Emily O’Grady has won the 2018 Vogel Literary Award for her captivating first novel ‘The Yellow House’. Each year, the prize of $20,000 and a publishing contract with Allen & Unwin, is awarded to the best unpublished manuscript by an Australian writer under 35. O’Grady’s novel follows ten-year-old Cub and her brothers after she discovers that her deceased grandfather was a notorious serial killer. Stuck in the social and geographical outskirts of semi-rural Queensland, with her grandfather’s old weatherboard house just next door, Cub is forced to confront the profound and enduring influence that her grandfather’s actions have had on her life, family and community.
Congratulations on winning the Vogel Prize and writing a brilliant book. You’ve joined the ranks of past winners such as Tim Winton and Kate Grenville. What has winning the award meant for you?
The Vogel has launched the careers of so many brilliant Australian writers, so to be included on this list feels a little daunting, but as an emerging writer, it’s extremely validating. I’m really grateful that the judges recognised something in my manuscript. It’s always a lovely feeling to be acknowledged for something you have been chipping away at for a long time.
Your book explores some shocking and extreme aspects of human nature. How did you go about researching and engaging with these ideas? Where did you look for inspiration?
I didn’t have too look far for inspiration. While I was writing the book, there were a number of high profile murder cases that were just as extreme—if not more—than what I have fictionalised. What I wanted to interrogate is the ordinariness of these types of crimes—they are not committed by otherworldly monsters, but by unexceptional people in mundane circumstances. Abject and seemingly incomprehensible violence as a part of the everyday, rather than sensational or gratuitous. I also watched a lot of true crime documentaries, on Australian serial killers in particular, but I probably would have done that even if I weren’t writing the book.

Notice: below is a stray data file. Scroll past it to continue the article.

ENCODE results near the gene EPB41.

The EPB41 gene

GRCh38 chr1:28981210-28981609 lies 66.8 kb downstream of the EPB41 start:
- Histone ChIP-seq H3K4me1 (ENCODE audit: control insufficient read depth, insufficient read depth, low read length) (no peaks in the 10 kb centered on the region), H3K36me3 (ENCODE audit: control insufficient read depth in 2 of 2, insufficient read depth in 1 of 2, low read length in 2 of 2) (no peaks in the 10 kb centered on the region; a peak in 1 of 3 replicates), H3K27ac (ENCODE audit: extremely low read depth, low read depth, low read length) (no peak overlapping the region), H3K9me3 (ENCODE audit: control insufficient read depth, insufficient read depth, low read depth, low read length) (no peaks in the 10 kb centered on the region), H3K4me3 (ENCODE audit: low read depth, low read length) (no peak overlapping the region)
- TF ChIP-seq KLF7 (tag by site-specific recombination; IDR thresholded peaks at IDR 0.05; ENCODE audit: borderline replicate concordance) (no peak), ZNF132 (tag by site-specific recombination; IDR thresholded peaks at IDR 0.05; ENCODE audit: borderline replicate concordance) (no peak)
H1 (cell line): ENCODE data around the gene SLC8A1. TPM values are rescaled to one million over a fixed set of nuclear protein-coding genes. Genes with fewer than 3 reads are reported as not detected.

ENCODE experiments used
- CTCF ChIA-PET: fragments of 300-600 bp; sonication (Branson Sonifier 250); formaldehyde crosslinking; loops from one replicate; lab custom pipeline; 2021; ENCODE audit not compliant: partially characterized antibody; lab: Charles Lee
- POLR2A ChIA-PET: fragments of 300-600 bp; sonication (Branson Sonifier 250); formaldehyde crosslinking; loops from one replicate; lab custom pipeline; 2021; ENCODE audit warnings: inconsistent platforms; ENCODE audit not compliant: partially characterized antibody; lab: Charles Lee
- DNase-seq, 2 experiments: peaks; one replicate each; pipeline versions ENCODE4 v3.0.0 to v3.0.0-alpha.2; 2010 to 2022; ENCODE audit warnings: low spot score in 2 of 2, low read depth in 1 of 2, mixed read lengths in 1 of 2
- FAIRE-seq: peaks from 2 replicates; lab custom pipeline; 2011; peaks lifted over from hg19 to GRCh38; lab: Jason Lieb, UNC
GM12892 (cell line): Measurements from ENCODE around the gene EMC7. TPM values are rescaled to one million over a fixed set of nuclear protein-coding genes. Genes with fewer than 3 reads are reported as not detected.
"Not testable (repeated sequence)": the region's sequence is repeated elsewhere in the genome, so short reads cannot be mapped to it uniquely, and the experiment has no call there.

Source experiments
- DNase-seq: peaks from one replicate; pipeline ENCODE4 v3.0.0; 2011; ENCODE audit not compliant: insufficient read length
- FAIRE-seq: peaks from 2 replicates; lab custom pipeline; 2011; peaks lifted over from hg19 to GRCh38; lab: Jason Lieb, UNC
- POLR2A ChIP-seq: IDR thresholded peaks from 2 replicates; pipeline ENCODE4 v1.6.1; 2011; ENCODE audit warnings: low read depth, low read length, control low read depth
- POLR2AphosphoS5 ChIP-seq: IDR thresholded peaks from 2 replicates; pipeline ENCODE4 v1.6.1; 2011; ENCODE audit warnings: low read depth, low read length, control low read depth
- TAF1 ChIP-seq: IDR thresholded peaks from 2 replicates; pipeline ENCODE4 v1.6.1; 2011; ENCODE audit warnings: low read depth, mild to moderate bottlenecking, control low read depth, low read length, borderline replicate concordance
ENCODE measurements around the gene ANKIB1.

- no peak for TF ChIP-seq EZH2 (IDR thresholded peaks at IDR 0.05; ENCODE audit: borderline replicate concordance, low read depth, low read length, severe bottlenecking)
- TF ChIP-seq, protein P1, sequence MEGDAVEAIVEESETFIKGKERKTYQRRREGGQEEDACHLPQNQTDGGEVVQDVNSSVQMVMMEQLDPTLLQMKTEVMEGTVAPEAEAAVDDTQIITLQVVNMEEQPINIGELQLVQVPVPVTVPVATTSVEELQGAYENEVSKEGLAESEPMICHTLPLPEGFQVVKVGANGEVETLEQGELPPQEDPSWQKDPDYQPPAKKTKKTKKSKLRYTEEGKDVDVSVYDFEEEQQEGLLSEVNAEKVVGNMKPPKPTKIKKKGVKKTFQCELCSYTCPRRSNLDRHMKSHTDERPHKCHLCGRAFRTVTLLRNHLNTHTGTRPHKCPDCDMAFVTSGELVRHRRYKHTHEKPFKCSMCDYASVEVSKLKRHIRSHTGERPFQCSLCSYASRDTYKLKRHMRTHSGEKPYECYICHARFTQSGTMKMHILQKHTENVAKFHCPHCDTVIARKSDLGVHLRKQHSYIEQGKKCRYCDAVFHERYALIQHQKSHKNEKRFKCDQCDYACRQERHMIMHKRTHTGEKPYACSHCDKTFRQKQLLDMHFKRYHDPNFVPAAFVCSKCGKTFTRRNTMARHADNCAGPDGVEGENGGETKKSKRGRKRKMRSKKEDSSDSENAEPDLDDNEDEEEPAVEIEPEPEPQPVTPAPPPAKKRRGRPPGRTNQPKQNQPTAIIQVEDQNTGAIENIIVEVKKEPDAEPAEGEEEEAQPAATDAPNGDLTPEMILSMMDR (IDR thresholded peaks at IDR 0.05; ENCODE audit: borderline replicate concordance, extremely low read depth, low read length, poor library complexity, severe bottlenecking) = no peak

The story is narrated by ten-year-old Cub, who doesn’t always understand the full extent of what is happening around her. Did you always want to narrate the story through innocent eyes, or did you need to experiment a bit before finding the right voice?
Cub’s voice remained fairly consistent throughout writing the book. She came to me pretty quickly, and her voice really dictated the mood of the book and direction of the narrative. I think her perspective is integral to how the story develops and how the reader makes sense of the family’s situation. She’s quite naive, and doesn’t have the life experience to fully comprehend what is happening around her, but at the same time, she is gutsy and her nosiness and desire to be included allows her to stitch together a piecemeal understanding of the legacy she has inherited, and of what lingers in the aftermath of violence.
You’ve mentioned in other interviews that you started writing the book around eight years ago, but decided to start from scratch in 2015. Did you find it difficult to work on a project for such a long period of time, or was it always easy to maintain your enthusiasm?